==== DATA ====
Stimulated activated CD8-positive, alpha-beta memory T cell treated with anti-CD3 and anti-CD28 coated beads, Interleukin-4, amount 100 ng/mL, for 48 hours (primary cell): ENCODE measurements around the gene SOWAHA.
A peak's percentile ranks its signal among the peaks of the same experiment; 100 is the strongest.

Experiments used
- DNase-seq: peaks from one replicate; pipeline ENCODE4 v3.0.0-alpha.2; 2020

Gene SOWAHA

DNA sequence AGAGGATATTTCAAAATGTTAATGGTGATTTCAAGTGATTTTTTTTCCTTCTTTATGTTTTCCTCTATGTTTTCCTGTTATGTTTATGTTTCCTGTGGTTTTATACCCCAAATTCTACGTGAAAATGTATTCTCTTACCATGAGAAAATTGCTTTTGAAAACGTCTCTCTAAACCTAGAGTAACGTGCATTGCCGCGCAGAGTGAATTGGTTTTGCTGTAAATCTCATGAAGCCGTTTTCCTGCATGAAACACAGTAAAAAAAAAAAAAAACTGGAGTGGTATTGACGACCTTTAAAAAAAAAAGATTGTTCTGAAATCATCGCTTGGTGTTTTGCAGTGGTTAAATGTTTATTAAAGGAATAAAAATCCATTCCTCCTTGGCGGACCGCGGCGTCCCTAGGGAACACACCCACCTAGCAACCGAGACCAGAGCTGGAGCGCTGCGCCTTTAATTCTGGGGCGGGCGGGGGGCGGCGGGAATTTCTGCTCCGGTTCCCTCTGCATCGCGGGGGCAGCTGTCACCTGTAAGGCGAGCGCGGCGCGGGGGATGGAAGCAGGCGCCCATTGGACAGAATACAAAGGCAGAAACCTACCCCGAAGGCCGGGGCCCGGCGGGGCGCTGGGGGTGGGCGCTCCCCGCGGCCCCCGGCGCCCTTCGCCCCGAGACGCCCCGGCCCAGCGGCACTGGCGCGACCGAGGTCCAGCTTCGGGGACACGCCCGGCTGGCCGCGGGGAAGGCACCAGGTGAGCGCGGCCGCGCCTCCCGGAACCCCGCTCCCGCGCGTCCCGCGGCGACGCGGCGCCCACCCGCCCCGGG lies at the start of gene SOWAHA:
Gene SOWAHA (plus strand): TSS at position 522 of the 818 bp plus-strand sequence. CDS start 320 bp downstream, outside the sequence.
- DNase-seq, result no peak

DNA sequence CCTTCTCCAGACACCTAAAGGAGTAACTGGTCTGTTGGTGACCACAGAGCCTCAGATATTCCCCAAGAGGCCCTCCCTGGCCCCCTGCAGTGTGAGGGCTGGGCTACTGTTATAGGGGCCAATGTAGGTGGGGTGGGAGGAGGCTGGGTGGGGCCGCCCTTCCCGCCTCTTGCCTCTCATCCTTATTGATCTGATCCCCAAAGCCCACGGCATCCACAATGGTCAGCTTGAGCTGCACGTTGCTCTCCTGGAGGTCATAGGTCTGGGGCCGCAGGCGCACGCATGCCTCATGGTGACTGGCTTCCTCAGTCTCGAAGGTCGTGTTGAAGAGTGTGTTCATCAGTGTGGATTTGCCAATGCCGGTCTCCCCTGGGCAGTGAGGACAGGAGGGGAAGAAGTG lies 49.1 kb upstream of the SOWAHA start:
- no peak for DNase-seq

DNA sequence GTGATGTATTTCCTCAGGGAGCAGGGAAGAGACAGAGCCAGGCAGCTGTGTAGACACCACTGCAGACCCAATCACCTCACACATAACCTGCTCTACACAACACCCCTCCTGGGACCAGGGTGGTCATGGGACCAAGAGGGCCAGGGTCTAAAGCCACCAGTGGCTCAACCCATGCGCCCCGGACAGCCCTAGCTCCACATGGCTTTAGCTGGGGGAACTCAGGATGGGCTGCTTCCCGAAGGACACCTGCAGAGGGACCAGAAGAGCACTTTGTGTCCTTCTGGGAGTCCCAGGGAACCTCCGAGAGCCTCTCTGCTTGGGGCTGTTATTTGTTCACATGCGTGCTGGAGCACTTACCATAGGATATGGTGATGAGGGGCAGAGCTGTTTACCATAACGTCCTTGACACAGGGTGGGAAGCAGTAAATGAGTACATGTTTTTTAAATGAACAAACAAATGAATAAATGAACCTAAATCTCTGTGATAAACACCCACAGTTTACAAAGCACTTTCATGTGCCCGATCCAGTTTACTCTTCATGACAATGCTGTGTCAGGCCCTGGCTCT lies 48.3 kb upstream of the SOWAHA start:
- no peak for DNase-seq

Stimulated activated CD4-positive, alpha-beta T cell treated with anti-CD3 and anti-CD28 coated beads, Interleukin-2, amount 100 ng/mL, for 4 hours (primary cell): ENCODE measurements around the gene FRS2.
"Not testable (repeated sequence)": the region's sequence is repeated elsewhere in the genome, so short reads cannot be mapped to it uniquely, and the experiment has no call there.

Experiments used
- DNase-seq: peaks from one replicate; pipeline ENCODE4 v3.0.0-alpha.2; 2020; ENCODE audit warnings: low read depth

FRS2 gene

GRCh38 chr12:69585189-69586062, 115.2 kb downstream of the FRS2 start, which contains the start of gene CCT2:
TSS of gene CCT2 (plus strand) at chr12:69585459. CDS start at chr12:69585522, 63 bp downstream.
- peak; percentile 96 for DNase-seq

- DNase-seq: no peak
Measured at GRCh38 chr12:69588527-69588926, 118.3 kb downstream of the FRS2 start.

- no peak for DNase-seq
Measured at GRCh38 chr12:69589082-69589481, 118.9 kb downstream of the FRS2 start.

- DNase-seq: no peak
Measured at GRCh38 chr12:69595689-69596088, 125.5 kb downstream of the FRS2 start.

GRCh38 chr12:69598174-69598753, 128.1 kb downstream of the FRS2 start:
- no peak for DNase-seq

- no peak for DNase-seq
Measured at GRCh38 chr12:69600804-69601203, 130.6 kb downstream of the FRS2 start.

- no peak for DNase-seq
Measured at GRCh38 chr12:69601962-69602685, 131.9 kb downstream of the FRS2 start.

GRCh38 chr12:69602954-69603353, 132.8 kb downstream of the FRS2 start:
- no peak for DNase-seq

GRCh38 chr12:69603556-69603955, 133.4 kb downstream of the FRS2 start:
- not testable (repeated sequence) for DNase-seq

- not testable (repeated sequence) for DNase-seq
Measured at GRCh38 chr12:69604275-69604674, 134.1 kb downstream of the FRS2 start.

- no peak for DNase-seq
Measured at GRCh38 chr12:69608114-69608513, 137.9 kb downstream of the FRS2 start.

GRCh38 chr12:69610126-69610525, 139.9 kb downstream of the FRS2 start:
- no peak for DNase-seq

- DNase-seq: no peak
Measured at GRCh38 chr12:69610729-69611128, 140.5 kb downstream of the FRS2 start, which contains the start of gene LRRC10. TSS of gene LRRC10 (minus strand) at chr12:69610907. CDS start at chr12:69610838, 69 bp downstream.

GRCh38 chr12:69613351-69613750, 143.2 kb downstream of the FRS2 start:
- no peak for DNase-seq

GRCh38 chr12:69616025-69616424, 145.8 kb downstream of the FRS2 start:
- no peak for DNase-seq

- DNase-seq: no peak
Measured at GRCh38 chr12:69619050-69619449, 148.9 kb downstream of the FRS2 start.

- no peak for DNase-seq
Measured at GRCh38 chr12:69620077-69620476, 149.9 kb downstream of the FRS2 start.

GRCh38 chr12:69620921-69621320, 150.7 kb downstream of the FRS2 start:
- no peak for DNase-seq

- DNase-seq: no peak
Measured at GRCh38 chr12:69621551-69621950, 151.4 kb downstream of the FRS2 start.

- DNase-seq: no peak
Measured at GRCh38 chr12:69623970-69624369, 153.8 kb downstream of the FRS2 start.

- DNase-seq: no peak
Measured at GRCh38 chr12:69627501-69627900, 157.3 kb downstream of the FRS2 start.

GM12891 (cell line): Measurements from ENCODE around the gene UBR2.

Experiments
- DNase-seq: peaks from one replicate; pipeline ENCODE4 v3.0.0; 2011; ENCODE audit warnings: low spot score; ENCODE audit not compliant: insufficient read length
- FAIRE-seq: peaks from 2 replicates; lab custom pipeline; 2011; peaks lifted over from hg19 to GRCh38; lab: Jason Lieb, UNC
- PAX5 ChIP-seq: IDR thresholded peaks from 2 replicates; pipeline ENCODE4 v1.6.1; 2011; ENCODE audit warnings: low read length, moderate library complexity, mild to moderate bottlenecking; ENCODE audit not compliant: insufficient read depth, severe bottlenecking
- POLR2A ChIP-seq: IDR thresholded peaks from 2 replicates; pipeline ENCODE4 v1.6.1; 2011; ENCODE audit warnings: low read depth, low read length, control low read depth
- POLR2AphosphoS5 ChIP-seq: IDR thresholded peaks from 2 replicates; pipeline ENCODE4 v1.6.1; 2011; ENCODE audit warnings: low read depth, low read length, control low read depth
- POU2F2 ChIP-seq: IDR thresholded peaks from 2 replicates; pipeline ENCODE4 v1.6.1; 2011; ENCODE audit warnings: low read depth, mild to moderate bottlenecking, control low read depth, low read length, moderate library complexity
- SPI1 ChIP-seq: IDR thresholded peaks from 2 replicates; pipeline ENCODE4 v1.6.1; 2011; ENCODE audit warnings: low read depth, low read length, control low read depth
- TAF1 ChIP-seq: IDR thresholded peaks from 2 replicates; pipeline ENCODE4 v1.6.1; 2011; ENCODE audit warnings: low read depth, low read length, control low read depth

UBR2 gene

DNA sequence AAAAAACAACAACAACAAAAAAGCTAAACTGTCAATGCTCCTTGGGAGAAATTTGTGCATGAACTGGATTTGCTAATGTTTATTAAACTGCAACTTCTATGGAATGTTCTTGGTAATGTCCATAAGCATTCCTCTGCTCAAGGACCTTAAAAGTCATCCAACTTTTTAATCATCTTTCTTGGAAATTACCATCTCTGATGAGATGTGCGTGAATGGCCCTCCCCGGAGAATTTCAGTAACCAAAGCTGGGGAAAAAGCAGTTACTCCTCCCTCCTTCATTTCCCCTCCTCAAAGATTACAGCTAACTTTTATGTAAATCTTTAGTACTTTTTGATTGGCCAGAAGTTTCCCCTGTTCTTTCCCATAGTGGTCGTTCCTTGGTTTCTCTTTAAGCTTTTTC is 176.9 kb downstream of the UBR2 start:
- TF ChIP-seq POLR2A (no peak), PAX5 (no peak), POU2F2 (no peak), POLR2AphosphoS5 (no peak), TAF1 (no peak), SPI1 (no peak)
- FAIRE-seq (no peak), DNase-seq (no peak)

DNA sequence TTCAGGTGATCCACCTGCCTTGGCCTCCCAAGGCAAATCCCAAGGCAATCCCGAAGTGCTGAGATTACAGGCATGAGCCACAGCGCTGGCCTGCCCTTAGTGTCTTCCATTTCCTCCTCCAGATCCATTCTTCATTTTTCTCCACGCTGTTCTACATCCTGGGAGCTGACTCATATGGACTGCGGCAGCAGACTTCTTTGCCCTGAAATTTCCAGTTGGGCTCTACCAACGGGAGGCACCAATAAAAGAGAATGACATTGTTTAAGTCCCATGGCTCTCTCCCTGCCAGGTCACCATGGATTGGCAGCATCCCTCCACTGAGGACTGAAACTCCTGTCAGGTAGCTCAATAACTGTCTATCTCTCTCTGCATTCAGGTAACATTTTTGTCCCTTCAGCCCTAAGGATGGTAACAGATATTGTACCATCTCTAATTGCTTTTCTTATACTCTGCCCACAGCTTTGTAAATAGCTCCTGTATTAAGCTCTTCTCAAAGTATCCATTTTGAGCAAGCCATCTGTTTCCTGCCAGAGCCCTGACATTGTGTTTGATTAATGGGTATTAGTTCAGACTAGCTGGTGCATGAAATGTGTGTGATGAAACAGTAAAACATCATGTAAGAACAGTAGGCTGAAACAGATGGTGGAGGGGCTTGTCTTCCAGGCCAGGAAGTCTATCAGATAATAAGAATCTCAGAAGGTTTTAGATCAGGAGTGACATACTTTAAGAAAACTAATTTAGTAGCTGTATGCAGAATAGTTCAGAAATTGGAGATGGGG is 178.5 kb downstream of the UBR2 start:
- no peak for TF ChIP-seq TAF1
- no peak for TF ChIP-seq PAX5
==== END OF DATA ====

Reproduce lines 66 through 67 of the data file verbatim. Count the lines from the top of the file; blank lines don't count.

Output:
- POLR2A ChIP-seq: IDR thresholded peaks from 2 replicates; pipeline ENCODE4 v1.6.1; 2011; ENCODE audit warnings: low read depth, low read length, control low read depth
- POLR2AphosphoS5 ChIP-seq: IDR thresholded peaks from 2 replicates; pipeline ENCODE4 v1.6.1; 2011; ENCODE audit warnings: low read depth, low read length, control low read depth